Our main results show that the course of illness, measured as symptoms of burnout, depression and anxiety in patients treated with MMT for stress-related exhaustion, was not related to sex or age. The burden of mental symptoms in this group of patients is high and is similar for female and male patients. The proportion of patients who had a high score for burnout decreased gradually over time, and the most pronounced decrease is seen at the first follow-up after three months of treatment. However, as many as one-third of the patients still reported high symptom burden after 18 months, indicating a need for further treatment. At the same time of follow-up, only one out of 10 scored above the cut-off for probable depression or anxiety, indicating a rather good effect of the treatment on the co-morbid conditions. Thus, the results indicate that this patient category, characterised by a high burden of mental and psychosomatic symptoms, often needs a long time to recover from the symptoms of burnout. This is the case even when intensive, individualised MMT at a specialised clinic is offered up to 18 months. Interestingly, this seems to apply to both sexes as well as young and old patients.
The group of patients included in this study reported burnout with extensive exhaustion and co-morbid depression and anxiety. This might explain the difference in the course of illness compared to what has been seen in previous studies, for example, in patients with adjustment disorder, which is considered to represent patients with minor mental health problems, usually without other complicating co-morbid psychiatric conditions . Thus, patients who seek care for stress-related mental health problems can differ considerably in respect of recovery and time needed for rehabilitation and this could partly be explained by the severity of mental health symptoms. In a four-year follow-up, a comparison between three groups from a working population showed that the group with combined burnout/fatigue problems had the most unfavourable course in terms of persistence of symptoms and absenteeism compared to individuals who reported only burnout or fatigue. The pure burnout group had the fastest rate of recovery . The patient group in our study seems to be more comparable to this combined burnout/fatigue group. Thus, consideration regarding the clinical characteristics of the patient group is important when estimating plausible time for recovery.
A substantial proportion of the patients still have a high score for burnout after 12 months, and the majority of these patients are still above the selected cut-off at 18 months. More studies are needed to explore this group and the plausible reason for this long-term course of illness and lack of further improvement, at least within the time frame of this study. One plausible explanation could be ongoing stress exposure or new stressors during the course of illness and rehabilitation. Furthermore, fifteen persons out of 121 who scored below the cut-off at 12 months scored above cut-off at 18 months indicating a fluctuating course, at least in some cases.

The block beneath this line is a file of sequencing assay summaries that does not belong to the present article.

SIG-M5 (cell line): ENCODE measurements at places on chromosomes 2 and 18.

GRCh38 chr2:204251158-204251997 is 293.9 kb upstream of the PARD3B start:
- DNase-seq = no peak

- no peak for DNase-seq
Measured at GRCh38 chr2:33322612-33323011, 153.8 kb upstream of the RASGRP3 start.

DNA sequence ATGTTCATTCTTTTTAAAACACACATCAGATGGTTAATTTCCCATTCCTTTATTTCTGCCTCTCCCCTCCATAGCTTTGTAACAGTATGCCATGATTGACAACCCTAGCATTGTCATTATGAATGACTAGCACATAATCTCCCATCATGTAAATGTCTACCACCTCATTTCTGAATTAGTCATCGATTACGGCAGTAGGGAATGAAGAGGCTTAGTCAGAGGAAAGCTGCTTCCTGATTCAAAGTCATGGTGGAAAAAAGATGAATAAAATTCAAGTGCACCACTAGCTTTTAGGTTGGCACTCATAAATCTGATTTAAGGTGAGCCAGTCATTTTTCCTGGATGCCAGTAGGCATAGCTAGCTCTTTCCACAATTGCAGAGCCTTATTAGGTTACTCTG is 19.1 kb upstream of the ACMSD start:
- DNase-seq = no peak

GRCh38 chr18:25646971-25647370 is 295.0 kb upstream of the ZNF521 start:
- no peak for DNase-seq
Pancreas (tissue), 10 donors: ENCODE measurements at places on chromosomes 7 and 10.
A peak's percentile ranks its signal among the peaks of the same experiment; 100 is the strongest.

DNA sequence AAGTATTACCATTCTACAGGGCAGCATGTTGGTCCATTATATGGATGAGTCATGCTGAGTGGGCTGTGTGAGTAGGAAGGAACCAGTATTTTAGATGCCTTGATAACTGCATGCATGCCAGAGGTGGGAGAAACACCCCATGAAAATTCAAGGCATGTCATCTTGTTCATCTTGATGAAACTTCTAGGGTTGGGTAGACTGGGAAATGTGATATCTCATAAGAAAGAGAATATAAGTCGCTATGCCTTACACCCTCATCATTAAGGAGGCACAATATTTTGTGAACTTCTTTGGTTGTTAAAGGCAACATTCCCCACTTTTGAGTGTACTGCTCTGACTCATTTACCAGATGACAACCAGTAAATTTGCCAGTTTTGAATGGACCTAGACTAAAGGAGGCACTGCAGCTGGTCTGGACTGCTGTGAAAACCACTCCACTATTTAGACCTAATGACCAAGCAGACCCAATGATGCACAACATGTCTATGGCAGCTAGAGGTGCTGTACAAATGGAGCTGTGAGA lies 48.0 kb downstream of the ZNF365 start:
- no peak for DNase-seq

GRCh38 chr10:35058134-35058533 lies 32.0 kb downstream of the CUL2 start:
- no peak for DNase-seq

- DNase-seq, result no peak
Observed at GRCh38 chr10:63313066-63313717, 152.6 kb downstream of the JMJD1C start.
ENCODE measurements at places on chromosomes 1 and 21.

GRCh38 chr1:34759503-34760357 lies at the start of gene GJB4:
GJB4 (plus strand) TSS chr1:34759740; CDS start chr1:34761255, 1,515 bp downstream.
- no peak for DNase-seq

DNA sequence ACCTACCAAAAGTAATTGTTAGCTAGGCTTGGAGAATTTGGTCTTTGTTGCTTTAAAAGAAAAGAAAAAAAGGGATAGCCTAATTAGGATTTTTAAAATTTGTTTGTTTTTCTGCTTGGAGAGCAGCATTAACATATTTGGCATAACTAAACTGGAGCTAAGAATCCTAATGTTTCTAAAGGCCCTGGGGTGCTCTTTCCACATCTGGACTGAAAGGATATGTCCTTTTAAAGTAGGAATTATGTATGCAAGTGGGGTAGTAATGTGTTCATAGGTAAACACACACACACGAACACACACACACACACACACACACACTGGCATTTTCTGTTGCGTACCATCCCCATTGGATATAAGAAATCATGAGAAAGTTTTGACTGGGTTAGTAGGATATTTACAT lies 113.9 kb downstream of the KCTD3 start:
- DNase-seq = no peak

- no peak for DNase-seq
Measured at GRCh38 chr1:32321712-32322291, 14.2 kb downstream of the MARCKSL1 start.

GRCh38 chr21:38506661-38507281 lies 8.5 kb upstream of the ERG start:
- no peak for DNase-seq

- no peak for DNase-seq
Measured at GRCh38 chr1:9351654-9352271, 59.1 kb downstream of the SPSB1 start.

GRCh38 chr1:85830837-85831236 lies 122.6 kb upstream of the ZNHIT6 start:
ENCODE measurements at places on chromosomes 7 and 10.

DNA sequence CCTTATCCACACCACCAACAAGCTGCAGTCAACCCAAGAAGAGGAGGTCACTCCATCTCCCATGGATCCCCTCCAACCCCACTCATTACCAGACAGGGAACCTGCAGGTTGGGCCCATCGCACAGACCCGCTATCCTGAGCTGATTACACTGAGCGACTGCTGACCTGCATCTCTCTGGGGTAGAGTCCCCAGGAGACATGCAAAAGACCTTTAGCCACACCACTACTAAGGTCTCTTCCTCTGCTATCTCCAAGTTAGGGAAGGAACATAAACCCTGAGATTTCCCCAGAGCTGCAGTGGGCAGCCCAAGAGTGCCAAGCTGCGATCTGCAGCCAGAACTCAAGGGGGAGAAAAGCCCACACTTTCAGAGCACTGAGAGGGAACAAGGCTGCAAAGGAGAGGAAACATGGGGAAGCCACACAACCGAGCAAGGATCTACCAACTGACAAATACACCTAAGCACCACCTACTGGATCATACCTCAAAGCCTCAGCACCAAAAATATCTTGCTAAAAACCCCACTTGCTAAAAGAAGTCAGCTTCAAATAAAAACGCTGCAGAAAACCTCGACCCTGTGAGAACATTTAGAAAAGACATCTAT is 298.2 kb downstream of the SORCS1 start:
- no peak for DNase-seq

Men and women show a similar course of symptoms
Commonly, the prevalence of burnout and other stress-related complaints are higher among women than men. This has been shown in population studies in Sweden and other countries, using either the same burnout measure as in this present study or, for example, the Maslach Burnout Inventory [8–10]. This is also confirmed in our clinical work as about two-thirds of the patients referred to the clinic are women. However, we did not find any statistically significant difference between the sexes at any time point regarding the level of burnout or symptoms of depression and anxiety. Hence, in contrast with the large sex difference seen for the prevalence rate, women and men who seek medical care for stress-related exhaustion do not seem to differ substantially regarding the burden of symptoms. A slight sex difference in the decrease of symptoms during the 18 months follow-up was seen. Among women, there was a continuous and statistically significant decrease in symptoms of burnout from baseline to 12 months. There was a similar trend among men, but the decrease was only significant between baseline and follow-up after three months. This could be due to the small sample size for men. Recently a longitudinal study from Canada showed a disadvantage for women in remission of mental disorders . Similarly, in a prospective observational cohort study of patients with fatigue in primary care, male sex was positively associated with a faster recovery , a finding that is not supported by our results. One possible explanation could be a difference between the patient groups included in these studies. The present study represents the most severe cases remitted from primary care with generalised symptoms of exhaustion, cognitive weariness and extensive co-morbidity. One explanation for the lack of sex difference could thus be due to the severity of symptoms, as this is similar for both male and female patients.